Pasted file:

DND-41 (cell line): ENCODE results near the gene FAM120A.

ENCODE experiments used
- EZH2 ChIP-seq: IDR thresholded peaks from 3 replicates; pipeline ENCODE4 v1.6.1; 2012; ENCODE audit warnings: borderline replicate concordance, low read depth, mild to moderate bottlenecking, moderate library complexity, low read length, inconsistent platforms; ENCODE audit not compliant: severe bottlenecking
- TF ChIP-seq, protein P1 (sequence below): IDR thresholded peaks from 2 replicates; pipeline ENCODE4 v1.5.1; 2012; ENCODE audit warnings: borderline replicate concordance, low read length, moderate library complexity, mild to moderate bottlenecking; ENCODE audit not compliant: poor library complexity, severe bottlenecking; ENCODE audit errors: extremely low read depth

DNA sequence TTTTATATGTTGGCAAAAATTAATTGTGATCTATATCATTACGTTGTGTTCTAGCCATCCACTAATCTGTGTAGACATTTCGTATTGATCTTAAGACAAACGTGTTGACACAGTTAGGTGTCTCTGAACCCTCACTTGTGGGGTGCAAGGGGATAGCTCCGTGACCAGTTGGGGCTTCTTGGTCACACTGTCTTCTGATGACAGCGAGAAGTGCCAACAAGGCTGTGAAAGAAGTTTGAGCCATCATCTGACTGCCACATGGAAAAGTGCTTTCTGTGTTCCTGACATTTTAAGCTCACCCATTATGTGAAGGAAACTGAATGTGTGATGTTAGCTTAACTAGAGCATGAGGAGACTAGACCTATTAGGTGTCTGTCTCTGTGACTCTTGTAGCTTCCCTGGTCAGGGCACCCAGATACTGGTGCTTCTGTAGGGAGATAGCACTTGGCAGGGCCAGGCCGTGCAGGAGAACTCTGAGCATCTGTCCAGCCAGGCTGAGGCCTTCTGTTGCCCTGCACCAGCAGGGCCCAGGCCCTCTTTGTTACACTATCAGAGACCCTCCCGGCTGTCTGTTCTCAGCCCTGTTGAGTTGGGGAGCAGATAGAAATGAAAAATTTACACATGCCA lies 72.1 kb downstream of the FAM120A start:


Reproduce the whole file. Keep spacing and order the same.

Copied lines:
DND-41 (cell line): ENCODE results near the gene FAM120A.

ENCODE experiments used
- EZH2 ChIP-seq: IDR thresholded peaks from 3 replicates; pipeline ENCODE4 v1.6.1; 2012; ENCODE audit warnings: borderline replicate concordance, low read depth, mild to moderate bottlenecking, moderate library complexity, low read length, inconsistent platforms; ENCODE audit not compliant: severe bottlenecking
- TF ChIP-seq, protein P1 (sequence below): IDR thresholded peaks from 2 replicates; pipeline ENCODE4 v1.5.1; 2012; ENCODE audit warnings: borderline replicate concordance, low read length, moderate library complexity, mild to moderate bottlenecking; ENCODE audit not compliant: poor library complexity, severe bottlenecking; ENCODE audit errors: extremely low read depth

DNA sequence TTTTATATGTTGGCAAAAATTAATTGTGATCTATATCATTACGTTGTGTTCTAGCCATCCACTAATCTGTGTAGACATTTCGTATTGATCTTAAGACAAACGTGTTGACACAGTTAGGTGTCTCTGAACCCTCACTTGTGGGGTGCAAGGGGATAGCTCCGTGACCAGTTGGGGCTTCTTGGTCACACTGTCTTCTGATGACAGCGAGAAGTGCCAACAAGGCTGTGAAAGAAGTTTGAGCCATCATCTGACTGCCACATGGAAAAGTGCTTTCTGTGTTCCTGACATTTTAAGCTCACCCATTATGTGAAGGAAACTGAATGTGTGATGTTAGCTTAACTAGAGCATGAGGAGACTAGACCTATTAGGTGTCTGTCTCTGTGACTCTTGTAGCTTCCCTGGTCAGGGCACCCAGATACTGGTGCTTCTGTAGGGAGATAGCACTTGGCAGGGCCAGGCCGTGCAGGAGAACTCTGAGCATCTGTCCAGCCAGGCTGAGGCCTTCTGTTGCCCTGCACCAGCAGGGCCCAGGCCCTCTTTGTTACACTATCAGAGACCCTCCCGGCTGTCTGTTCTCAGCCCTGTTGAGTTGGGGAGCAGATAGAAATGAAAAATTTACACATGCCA lies 72.1 kb downstream of the FAM120A start: